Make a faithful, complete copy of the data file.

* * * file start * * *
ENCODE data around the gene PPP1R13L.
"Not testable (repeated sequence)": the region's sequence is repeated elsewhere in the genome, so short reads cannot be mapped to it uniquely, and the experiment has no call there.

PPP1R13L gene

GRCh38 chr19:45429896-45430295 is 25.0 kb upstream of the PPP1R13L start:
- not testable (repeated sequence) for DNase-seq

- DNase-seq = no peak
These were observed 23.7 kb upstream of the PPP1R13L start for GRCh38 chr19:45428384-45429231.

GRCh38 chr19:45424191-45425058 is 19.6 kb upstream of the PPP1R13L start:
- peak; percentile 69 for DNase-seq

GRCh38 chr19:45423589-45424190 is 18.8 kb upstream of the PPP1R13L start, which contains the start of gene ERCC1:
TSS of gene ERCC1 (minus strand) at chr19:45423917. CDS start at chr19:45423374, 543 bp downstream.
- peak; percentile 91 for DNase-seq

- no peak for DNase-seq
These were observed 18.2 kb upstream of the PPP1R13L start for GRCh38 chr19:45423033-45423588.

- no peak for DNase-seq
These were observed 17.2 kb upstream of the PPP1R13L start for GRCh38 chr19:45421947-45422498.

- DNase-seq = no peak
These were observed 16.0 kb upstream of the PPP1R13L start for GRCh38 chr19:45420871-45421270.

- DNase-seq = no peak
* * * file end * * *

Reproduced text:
ENCODE data around the gene PPP1R13L.
"Not testable (repeated sequence)": the region's sequence is repeated elsewhere in the genome, so short reads cannot be mapped to it uniquely, and the experiment has no call there.

PPP1R13L gene

GRCh38 chr19:45429896-45430295 is 25.0 kb upstream of the PPP1R13L start:
- not testable (repeated sequence) for DNase-seq

- DNase-seq = no peak
These were observed 23.7 kb upstream of the PPP1R13L start for GRCh38 chr19:45428384-45429231.

GRCh38 chr19:45424191-45425058 is 19.6 kb upstream of the PPP1R13L start:
- peak; percentile 69 for DNase-seq

GRCh38 chr19:45423589-45424190 is 18.8 kb upstream of the PPP1R13L start, which contains the start of gene ERCC1:
TSS of gene ERCC1 (minus strand) at chr19:45423917. CDS start at chr19:45423374, 543 bp downstream.
- peak; percentile 91 for DNase-seq

- no peak for DNase-seq
These were observed 18.2 kb upstream of the PPP1R13L start for GRCh38 chr19:45423033-45423588.

- no peak for DNase-seq
These were observed 17.2 kb upstream of the PPP1R13L start for GRCh38 chr19:45421947-45422498.

- DNase-seq = no peak
These were observed 16.0 kb upstream of the PPP1R13L start for GRCh38 chr19:45420871-45421270.

- DNase-seq = no peak